Scroll down to 12-19-16 to read from the beginning.
Twenty-six years later I was doing graduate work at the University of Iowa. It was the last day before Christmas break and I was in the field house "shooting around" with a friend. We weren't working hard at it; after all, we were approaching forty years of age. Only a few others were working out. Most students were getting ready to go home for the break. A few players from the basketball team were there, however, out on the main floor, scrimmaging on their own.
"Hey," they yelled at Fred and me. "We need two more guys. Come on over."
"Good grief," I muttered to Fred. "That's suicide. Look at the size of those guys! We'd better just stay right here."
"Aw, come on," he said. "How often do we get to play on the big floor?"
One thing about basketball players: they never lose the lust for the big floor. We went.
I was assigned to play opposite a young man I had only seen on television before. He was a product of inner-city playgrounds, so fast he could "turn out the light and be in bed before it was dark." He stood six inches above my six feet and one. He had the widest, happiest grin I think I have ever seen, and it got even wider as he looked at me.
I was "shirts" and he was "skins," which made him even more intimidating. Muscles rippled on him like waves on a tawny sand beach.
The shirts had the ball out first. Instinctively I set up just to the right of the basket. Some foolhardy guard threaded a needle pass between somebody's legs and it hit me in the hands. My only thought was to get rid of that "specious spheroid" as quickly as possible. I twisted right and hooked. Swish! Everybody stood around for a moment; it had happened so fast, and it was so unexpected...
Then the skins had the ball and my man drove for the basket. I lunged, thinking I might at least be able to tackle him. He was too fast; I couldn't even get the back of his pants as he went by.
I set up again. This time I hooked left. He was caught defending on the wrong side. Swish! Everything I shot went in. No shot was like the one before it. I couldn't stop him, but he couldn't stop me. Back and forth we ran. I went outside and hurled my overhead shot. I went inside and hooked with either hand from either side. He drove around me or shot his jump shot over me. The other players set picks for us and fed us the ball. It was one-on-one with a supporting cast.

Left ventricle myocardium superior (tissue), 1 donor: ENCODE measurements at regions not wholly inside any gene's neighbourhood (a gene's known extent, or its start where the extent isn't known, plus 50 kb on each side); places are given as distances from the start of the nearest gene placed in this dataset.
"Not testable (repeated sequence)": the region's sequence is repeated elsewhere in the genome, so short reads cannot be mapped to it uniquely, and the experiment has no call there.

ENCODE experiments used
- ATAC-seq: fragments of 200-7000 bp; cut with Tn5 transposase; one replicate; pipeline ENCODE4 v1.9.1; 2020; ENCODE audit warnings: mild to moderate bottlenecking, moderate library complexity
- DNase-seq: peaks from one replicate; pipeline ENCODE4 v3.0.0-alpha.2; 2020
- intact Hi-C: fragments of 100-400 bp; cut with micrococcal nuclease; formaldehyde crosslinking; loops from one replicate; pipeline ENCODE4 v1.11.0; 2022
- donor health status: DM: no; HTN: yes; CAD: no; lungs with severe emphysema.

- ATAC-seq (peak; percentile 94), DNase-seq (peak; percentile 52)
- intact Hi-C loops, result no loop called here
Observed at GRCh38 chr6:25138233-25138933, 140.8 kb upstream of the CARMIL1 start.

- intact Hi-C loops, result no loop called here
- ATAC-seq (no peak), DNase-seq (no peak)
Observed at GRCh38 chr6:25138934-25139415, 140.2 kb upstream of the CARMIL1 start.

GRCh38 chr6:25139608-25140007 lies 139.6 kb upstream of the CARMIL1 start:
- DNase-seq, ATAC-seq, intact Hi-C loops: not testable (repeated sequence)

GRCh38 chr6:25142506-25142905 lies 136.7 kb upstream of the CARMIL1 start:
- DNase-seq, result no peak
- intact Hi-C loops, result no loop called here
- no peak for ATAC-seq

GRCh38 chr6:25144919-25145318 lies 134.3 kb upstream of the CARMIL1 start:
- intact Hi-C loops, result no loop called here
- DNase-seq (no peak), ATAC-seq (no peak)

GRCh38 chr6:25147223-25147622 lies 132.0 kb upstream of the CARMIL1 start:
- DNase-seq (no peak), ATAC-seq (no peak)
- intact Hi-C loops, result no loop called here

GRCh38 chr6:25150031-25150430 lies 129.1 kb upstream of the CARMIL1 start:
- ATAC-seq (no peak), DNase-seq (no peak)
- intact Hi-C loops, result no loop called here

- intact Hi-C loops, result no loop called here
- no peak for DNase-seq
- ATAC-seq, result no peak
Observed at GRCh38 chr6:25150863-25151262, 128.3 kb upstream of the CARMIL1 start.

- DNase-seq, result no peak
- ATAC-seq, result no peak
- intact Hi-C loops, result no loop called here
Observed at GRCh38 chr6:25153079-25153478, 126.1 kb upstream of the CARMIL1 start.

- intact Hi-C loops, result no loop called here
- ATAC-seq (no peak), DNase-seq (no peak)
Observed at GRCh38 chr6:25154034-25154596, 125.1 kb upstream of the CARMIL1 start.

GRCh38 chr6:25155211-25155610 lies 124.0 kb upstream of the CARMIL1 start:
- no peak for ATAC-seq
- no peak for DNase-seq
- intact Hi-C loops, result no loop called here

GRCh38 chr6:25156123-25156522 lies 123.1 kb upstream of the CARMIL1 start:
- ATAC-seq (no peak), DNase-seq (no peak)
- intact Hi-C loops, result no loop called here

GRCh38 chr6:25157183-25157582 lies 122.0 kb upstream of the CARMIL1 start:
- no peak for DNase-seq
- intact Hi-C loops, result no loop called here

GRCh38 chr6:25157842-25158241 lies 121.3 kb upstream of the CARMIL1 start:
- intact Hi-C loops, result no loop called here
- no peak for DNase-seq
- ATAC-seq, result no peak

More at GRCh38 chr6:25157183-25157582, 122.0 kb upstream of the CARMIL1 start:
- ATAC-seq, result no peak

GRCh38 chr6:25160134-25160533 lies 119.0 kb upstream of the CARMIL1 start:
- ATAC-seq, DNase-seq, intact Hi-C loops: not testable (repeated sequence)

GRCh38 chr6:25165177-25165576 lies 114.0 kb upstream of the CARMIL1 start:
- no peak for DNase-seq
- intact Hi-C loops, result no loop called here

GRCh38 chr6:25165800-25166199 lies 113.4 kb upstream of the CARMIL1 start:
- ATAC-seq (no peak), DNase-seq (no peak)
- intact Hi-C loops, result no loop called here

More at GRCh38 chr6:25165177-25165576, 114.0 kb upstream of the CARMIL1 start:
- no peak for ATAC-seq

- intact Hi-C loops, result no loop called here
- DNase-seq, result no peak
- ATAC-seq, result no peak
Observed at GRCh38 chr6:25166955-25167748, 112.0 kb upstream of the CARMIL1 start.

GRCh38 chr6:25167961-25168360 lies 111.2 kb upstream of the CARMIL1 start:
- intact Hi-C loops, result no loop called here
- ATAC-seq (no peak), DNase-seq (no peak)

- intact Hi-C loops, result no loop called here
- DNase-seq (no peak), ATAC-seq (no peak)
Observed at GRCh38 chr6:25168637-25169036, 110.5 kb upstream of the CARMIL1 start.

"Give me that rotund orb," I shouted at my fellow shirts.
"Man, you talk wierd," came the voice from over my shoulder. I could not see him, but I knew he was grinning.
"Look out when I get that bulbous roundel," I exulted, "or you'll wish you were in the morgue."
I could feel it! This time I didn't even bother to look at the basket. I just flipped it over my head. Swish!
"Man, you are too old for this," he teased. "You the one gonna be in the morgue, from a heart attack. You from a different time zone!"
"You should be ashamed, letting an old guy score on you," I shot back. "I don't even have a scholarship."
"Can't give scholarships to guys over a hundred," he informed me.
I was pleased to see that the game was still played with the mouth.
At fifty to fifty the game was called. It was time for Christmas break. We staggered to the drinking fountain.
He held the pedal down while I put my head under the stream and drank. Then I held it down for him. He drank as I gasped. Finally we just stood there, on either side of the fountain, heads down, fists grasping the legs of our shorts, searching for oxygen.
By the time I thought I might live through it after all, he looked up and grinned and said, "Man, you're the baddest dude I ever saw. Where'd you learn those moves, anyway?"
"Indiana," I gasped.
"I should have known it! You played at IU.”
He said it as though it were an accusation of unfair competition, as though I had pulled a fast one.
"No," I said, my heart rate slowing down to about 300. "Not on the IU team. That's just how I learned when I was a kid."
"Man, you mustv'e been some bad kid."
"You ever get a basketball for Christmas?" I asked him.
"Sure," he replied. "Played with it all the time."
"Must have been the wrong kind," I said. "You gotta have a really bad ball to learn to play where I come from."
"Yeah," he grinned. "A bad ball. I gotta get me one of them."
"Do that," I told him, "or you'll wish you were in the morgue."
Then we went home for Christmas.